Before we start with the upgrade, it would be good to know what version of the BIOS are we currently running. And of course, when you start up your system, there’s that very fast splash screen for the BIOS that goes by. It might not even show you version information. And of course, it goes by so quickly, it’s very difficult to see exactly what version it happens to be.

If you already have your Windows operating system running, you could simply look in System Information. You can run this from the command line at msinfo32 or simply search for the System Information utility on your desktop, and it will show you detailed information about the BIOS that you’re running in your computer. That way you can compare what you’re running now to what is available to be downloaded from the manufacturer’s site and know if an upgrade would be something that you might want to do.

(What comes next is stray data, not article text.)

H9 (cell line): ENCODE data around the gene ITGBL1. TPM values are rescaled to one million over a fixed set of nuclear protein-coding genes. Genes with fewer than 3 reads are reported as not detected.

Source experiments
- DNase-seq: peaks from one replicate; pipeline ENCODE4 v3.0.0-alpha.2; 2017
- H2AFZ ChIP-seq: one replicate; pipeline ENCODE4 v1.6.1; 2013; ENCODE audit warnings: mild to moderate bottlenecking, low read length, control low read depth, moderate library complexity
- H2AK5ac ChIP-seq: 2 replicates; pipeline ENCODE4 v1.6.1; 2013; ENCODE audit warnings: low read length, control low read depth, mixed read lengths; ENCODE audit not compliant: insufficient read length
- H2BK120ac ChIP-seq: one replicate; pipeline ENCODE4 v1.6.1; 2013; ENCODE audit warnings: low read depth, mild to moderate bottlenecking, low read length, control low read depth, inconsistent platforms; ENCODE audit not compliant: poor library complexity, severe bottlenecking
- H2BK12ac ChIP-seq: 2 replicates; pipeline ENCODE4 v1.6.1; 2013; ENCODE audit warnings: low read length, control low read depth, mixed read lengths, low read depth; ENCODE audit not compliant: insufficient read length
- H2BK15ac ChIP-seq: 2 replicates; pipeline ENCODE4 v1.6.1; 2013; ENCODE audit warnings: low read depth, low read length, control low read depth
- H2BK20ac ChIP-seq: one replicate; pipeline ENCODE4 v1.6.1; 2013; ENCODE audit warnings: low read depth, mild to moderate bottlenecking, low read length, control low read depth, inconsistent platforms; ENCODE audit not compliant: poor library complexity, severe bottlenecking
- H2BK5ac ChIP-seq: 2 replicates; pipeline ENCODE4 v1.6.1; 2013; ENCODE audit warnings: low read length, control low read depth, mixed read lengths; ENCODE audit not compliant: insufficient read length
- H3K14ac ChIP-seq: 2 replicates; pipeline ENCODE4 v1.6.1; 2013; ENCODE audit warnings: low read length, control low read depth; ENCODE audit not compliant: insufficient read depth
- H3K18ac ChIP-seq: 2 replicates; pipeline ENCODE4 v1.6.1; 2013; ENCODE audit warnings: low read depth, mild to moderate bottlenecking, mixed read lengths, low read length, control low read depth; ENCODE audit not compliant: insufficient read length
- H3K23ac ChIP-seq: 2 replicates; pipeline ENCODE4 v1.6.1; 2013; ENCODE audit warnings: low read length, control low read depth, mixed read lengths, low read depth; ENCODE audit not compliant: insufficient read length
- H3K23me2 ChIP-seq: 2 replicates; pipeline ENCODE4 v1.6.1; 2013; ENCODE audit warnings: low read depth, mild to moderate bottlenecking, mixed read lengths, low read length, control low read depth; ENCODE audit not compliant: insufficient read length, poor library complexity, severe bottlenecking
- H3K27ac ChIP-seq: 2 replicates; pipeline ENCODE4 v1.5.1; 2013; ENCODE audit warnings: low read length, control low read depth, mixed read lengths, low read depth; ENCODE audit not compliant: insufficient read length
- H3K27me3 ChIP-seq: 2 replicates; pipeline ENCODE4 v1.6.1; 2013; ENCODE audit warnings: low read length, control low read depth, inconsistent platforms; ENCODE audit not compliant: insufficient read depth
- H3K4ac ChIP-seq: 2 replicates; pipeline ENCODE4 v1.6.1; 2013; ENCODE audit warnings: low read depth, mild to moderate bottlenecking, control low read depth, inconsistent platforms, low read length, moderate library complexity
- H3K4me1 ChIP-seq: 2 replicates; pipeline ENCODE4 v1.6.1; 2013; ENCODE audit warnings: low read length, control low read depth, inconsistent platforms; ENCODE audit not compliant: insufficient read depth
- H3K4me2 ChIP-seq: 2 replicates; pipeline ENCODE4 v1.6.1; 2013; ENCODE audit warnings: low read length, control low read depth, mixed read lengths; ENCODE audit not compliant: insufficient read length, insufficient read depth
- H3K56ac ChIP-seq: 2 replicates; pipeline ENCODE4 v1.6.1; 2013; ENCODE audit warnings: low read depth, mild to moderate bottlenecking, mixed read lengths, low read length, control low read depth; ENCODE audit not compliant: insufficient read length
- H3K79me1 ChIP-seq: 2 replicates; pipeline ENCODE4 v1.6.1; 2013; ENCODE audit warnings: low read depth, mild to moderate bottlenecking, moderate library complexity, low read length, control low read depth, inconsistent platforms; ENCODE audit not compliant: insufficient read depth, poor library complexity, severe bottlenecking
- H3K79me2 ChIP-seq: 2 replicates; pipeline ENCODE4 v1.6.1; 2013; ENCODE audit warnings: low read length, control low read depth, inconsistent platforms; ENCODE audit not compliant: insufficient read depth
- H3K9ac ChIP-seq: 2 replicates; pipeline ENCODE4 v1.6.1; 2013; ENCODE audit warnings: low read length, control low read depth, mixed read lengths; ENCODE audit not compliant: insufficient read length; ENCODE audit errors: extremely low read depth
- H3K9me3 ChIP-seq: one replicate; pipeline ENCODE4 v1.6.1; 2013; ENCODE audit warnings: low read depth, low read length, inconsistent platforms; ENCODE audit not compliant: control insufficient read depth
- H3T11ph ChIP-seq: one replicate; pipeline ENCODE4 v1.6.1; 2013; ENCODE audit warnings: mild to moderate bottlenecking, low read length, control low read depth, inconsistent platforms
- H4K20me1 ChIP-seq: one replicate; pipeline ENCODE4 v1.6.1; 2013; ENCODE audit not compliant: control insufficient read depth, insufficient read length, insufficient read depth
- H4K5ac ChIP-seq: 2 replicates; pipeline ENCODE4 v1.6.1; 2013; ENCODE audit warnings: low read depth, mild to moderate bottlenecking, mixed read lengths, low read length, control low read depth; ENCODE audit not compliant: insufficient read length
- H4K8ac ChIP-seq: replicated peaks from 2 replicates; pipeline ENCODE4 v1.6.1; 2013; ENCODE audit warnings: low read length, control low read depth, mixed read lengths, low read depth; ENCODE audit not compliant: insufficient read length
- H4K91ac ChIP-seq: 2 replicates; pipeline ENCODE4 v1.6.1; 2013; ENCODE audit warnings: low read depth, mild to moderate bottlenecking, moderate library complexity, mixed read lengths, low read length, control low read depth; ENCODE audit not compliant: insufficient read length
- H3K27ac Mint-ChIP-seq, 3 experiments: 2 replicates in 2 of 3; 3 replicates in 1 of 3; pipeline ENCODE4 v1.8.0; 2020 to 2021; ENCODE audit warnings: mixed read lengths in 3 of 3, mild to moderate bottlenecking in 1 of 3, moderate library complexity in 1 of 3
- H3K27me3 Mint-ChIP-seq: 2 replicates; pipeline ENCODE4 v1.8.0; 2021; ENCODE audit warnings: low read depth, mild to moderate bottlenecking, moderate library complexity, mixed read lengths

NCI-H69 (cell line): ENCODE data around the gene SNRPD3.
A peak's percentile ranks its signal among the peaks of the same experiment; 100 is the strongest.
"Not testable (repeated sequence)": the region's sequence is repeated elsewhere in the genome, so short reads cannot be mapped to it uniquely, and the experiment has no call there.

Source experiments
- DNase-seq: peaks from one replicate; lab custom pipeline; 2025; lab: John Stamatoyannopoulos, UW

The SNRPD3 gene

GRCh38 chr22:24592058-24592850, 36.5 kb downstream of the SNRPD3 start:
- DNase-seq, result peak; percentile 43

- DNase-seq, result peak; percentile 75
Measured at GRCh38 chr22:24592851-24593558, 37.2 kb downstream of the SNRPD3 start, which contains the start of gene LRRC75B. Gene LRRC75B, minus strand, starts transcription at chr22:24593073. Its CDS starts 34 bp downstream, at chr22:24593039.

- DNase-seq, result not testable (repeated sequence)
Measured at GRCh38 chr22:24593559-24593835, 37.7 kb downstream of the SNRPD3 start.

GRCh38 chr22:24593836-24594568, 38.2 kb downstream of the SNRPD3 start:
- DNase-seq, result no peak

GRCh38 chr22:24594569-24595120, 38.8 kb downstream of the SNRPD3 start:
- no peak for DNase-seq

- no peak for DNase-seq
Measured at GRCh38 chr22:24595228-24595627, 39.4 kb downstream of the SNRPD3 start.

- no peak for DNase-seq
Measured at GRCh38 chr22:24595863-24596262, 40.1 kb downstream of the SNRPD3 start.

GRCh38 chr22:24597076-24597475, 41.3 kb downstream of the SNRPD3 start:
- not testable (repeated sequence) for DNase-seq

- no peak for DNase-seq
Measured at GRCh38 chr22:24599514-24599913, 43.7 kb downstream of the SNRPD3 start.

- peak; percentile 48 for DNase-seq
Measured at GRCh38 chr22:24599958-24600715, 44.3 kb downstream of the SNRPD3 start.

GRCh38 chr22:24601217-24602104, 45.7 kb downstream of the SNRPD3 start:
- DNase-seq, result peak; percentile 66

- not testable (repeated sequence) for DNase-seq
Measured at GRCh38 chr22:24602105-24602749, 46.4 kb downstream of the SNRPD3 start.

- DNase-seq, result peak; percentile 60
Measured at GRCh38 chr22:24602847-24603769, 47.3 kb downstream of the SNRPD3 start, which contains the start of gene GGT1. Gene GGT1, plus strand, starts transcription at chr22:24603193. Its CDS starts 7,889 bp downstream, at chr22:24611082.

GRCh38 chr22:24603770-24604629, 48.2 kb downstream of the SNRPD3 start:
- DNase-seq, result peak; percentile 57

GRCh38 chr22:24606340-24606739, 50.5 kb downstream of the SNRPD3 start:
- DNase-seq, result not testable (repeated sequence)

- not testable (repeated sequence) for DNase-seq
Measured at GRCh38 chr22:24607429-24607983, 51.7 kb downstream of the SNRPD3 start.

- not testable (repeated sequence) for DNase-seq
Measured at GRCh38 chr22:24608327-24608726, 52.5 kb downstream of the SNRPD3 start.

If possible, it would be great to have a version of the existing BIOS version. That way, you could upgrade to the new version. And if there are problems, you can simply downgrade to the exact same version that you’re running today.

Here’s a larger view of the Windows System Information utility. When you get to the very first screen of System Information, it’s called System Summary. It shows you on that System Summary screen what BIOS version and date you happen to be using. I have a Dell BIOS running version A05. That’s the version of BIOS that Dell has on this computer, and it’s from December the 4th of 2008.

I can now compare that to what’s available on the Dell website and know if an upgrade might be something I’d want to do on this particular system. Before I perform the upgrade, I want to know exactly what has changed between what I’m running now and what I’m about to install. It might be some very boring bug fixes. It might even be things we don’t even recognize with these bug fixes. Or there might be brand new features available, so it’s good to know this before the new version is even installed on the computer.